In Catholic tradition, carnival is a season of rich meals, partying and fun before the fast of Lenten (Lent) begins. In medieval times, Lenten was also a time for performing plays, called Fastnachtsspiele.
Earlier, pagan carnival celebrations in Germany symbolized the driving out of winter’s evil spirits, with the aid of masks to scare them away. Fastnacht comes directly from this tradition.
The Köln Karneval’s tradition of masked jesters criticizing politicians is directly connected to the French domination of the Rhineland after the French revolution, when that time of year was the only time Germans could safely mock the French leaders, hiding behind their masks.
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Garman Mardi Gras Calendar 2016-2018
The carnival season is supposed to kick off on November 11, but there is seldom much going on before January, and February is the time of all the traditional parades.
Main events — Feb. 7-9
Aschermittwoch — Feb. 10
Weiberfastnacht — Feb. 4
Rosenmontag — Feb. 8
Main events — Feb. 26-28
Aschermittwoch — March 1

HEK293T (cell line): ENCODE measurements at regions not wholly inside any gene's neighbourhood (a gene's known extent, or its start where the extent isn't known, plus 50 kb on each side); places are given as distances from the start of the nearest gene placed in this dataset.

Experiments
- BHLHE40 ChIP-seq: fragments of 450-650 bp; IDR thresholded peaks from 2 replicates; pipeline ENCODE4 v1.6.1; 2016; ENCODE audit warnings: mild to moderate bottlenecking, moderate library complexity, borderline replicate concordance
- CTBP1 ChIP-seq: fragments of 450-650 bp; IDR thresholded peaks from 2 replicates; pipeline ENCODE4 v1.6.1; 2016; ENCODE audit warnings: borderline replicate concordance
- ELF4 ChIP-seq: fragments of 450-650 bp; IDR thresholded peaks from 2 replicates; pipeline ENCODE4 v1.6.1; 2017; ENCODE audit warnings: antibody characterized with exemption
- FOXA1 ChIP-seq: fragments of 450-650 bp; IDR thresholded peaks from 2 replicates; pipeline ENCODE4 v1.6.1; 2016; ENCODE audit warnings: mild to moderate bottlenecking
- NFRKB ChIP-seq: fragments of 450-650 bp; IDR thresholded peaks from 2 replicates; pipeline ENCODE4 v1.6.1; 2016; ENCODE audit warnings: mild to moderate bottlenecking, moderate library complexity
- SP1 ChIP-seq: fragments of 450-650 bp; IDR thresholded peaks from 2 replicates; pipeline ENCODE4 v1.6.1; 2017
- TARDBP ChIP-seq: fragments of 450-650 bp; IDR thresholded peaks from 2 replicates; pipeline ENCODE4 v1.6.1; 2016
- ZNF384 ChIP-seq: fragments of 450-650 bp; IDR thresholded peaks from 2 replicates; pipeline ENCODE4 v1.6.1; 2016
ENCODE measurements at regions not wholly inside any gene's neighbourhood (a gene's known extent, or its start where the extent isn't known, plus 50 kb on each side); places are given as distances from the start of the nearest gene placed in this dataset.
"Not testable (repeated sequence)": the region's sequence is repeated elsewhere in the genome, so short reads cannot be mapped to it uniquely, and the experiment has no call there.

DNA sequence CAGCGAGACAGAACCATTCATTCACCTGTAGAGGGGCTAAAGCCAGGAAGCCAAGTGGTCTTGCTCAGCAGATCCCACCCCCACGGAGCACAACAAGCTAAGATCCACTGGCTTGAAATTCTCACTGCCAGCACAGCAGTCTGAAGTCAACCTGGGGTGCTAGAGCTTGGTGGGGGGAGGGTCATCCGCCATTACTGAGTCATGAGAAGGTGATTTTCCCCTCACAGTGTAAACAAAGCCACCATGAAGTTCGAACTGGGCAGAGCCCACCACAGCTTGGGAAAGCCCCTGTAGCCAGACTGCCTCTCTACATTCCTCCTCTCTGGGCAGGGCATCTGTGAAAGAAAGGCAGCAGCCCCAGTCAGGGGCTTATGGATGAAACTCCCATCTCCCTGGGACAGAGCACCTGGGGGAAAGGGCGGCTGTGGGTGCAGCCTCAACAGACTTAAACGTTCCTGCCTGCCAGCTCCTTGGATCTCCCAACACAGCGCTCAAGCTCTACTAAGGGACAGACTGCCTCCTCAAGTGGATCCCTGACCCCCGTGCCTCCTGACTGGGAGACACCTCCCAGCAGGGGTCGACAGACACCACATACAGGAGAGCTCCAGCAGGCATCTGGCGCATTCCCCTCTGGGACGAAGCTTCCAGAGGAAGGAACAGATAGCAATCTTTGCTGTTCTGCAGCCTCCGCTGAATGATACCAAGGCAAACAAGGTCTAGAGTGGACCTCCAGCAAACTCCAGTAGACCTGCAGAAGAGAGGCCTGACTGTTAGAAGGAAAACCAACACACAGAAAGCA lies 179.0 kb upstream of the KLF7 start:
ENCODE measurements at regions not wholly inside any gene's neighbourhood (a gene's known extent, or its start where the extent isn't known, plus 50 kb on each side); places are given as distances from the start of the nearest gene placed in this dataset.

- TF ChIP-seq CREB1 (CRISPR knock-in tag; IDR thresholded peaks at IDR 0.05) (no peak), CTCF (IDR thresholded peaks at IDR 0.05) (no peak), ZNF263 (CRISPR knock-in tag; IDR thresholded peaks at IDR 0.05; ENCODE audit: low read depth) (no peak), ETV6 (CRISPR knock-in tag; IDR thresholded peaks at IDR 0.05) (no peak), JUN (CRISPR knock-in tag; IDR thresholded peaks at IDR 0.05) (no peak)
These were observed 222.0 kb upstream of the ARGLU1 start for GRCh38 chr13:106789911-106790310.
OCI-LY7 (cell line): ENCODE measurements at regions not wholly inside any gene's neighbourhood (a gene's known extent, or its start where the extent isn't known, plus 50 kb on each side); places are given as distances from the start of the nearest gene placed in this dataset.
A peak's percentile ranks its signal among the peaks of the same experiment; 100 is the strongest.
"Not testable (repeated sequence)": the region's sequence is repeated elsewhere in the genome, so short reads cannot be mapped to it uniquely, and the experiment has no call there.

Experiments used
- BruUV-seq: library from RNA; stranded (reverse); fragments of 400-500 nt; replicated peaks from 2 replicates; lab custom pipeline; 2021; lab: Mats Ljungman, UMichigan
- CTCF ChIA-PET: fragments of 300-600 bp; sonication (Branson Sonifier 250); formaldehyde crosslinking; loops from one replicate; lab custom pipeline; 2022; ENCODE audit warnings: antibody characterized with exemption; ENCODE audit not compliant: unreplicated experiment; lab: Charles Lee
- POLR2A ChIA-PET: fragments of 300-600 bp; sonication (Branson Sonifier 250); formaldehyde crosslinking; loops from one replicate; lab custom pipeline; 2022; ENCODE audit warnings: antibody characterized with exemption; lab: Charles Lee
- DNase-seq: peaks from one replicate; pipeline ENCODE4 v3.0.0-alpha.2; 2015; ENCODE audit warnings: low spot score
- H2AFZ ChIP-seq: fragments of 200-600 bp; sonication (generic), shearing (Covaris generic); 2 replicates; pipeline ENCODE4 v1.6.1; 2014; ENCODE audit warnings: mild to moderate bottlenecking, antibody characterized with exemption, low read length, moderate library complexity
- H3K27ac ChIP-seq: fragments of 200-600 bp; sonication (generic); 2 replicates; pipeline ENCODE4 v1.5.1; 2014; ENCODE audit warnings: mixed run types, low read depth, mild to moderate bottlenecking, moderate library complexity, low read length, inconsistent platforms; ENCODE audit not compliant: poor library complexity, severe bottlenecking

Main events — Feb. 11-13
Aschermittwoch — Feb. 14
Note: In some parts of Switzerland, Fastnacht is celebrated after Lent has begun. For example, in Basel, the 2016 celebrations will span 72 hours, from 4:00 a.m. on Monday, February 15th until 4:00 a.m. on Thursday, February 18th.
4 German Mardi Gras Traditions You Must Experience
1. Bavarian Fasching — The München Parade
The main Fasching celebrations in München take place around Marienplatz square and Viktualienmarkt, but there are Faschingball parties and music all over town.
The highlight is the Sunday parade of the Damischen Ritter (Daft Knights). This Faschingsumzug is lead by Duke Kasimir and his retinue of knights, clowns, colorful floats and marching bands. It takes place along Herzog-Wilhelm-Straße with a spectacular after party at Hofbräuhaus around 2:30 p.m.
Insider’s tips: Partying in München takes place all over the pedestrian areas during the three days of the main Fasching celebrations, from Sunday till Tuesday. The Narren take over the streets and the city becomes one big party.
Make sure to bring black or white clothes to be able to attend one of the famous Schwarz-Weiß-Bälle, which require wearing either all white or all black.
Don’t forget to try the delicious Krapfen, München’s version of the doughnut.
Another interesting celebration, similar to the München parade, is the Sunday parade in Würzburg—it is the biggest in Bavaria!